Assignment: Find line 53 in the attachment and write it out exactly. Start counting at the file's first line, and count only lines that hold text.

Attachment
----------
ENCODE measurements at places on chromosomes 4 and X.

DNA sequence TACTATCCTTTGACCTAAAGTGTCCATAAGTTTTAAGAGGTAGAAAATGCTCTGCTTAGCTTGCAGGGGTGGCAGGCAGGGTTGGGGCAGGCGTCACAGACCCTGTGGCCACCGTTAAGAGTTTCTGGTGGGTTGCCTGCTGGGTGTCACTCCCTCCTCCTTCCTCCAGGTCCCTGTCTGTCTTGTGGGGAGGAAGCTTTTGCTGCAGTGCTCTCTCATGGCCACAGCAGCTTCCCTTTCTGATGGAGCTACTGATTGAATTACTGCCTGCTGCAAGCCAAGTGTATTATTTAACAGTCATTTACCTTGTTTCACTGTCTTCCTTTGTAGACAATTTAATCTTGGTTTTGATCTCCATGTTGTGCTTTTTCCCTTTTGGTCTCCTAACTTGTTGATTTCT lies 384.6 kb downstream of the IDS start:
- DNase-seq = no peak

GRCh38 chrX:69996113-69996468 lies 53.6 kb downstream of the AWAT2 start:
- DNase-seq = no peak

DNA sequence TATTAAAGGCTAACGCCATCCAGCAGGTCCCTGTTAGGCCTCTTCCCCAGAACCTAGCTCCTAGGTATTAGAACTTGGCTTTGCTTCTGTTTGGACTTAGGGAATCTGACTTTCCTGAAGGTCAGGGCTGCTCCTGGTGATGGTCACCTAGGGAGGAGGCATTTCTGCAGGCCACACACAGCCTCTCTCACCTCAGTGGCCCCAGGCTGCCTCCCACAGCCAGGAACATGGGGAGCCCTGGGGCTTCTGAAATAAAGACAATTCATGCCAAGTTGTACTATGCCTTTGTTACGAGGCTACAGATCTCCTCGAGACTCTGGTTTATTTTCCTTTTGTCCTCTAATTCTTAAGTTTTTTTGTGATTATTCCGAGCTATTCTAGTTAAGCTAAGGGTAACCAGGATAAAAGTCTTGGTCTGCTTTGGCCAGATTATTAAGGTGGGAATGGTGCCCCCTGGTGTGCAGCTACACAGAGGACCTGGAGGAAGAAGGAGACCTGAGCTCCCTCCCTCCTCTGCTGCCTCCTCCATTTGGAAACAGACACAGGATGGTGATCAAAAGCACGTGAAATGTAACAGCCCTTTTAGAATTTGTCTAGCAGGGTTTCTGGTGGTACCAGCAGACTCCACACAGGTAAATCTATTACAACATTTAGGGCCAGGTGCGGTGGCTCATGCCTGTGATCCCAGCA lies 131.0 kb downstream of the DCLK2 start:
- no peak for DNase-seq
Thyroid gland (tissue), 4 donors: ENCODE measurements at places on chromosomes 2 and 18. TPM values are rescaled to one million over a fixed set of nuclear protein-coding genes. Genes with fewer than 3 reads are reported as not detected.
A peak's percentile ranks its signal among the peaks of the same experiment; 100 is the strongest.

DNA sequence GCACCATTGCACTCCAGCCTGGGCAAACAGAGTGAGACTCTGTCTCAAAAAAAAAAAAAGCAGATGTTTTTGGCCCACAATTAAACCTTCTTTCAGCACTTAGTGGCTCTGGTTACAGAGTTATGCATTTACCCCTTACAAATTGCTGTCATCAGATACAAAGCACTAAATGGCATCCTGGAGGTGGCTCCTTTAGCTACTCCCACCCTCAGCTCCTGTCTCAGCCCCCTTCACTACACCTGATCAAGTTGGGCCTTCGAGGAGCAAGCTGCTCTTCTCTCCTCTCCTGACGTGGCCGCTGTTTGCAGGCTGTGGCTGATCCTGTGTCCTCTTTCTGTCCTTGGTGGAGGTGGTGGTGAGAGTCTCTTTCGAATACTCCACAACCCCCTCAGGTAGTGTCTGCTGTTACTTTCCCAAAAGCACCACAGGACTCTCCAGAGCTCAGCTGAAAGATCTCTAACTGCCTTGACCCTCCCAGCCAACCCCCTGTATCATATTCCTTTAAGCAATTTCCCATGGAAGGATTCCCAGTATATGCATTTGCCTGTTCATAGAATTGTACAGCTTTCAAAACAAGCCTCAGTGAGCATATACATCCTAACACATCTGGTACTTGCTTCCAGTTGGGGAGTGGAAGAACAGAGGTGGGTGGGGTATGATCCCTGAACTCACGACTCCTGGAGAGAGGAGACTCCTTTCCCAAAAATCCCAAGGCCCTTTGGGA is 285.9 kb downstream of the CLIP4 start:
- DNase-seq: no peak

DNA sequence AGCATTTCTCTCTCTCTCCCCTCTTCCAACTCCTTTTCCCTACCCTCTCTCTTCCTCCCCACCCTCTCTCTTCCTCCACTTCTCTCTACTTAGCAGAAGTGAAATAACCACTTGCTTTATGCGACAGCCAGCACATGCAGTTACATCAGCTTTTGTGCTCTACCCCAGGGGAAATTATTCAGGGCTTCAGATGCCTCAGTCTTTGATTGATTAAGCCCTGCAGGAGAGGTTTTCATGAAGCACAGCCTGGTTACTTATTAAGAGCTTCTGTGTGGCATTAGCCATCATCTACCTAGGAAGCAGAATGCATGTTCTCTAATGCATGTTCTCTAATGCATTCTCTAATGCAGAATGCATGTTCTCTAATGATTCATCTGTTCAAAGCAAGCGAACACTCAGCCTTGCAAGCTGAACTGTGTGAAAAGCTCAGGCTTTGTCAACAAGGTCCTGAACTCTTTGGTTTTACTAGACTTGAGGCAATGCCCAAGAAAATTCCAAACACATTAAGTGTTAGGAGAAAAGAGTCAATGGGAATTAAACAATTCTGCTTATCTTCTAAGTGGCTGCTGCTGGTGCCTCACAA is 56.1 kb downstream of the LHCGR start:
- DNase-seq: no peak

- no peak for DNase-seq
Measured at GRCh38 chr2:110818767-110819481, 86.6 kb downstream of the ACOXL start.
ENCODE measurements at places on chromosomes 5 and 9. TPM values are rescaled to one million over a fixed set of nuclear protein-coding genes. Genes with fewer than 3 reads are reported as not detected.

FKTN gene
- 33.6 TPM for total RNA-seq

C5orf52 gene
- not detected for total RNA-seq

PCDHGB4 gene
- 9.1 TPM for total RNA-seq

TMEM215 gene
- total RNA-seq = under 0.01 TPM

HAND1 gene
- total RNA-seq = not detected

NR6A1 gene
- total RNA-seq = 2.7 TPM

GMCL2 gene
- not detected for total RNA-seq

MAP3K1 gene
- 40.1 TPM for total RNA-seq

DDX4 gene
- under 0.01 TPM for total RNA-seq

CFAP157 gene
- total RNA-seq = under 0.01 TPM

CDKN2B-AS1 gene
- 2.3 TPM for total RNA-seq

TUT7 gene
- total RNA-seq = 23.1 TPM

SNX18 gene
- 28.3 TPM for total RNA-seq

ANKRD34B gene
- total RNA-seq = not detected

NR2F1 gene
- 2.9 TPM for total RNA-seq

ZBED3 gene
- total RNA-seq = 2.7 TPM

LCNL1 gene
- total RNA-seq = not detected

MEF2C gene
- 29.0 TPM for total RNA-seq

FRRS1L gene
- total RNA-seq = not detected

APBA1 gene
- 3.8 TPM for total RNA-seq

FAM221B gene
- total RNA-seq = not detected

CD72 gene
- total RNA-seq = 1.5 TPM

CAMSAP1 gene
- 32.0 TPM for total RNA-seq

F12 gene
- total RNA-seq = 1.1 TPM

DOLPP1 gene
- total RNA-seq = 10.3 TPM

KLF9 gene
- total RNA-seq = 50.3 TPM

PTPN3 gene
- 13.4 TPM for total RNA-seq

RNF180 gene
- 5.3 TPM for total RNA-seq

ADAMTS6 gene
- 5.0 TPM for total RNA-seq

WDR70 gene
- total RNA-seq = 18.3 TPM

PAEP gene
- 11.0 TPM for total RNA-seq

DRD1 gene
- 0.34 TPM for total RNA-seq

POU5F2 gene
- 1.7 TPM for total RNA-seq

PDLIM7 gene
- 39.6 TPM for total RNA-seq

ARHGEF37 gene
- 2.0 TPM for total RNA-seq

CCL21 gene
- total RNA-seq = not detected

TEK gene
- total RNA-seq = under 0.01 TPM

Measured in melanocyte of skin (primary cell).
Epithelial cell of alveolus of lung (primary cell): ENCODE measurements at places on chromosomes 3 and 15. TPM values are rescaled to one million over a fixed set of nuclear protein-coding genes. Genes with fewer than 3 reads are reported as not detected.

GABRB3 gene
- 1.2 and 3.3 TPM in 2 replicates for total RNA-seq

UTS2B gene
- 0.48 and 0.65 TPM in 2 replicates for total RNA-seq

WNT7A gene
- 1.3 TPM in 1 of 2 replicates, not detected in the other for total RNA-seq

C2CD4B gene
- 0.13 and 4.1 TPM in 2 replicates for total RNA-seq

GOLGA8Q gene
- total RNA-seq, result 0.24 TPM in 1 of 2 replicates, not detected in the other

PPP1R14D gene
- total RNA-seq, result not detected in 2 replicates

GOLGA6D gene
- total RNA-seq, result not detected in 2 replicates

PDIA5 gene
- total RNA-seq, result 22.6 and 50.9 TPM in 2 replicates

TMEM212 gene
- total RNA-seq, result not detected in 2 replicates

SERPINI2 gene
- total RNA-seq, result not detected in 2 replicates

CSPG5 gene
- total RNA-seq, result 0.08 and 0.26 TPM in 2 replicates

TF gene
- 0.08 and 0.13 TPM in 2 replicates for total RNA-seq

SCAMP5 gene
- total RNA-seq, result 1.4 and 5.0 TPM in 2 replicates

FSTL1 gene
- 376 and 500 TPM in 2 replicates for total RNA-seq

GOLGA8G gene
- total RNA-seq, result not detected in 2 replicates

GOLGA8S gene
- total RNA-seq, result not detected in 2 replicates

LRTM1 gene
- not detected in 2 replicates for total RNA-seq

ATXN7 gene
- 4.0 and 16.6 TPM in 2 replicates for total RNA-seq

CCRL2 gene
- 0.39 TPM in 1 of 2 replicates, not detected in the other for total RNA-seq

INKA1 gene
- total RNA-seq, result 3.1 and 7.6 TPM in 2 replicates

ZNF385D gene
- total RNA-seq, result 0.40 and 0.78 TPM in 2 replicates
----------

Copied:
FRRS1L gene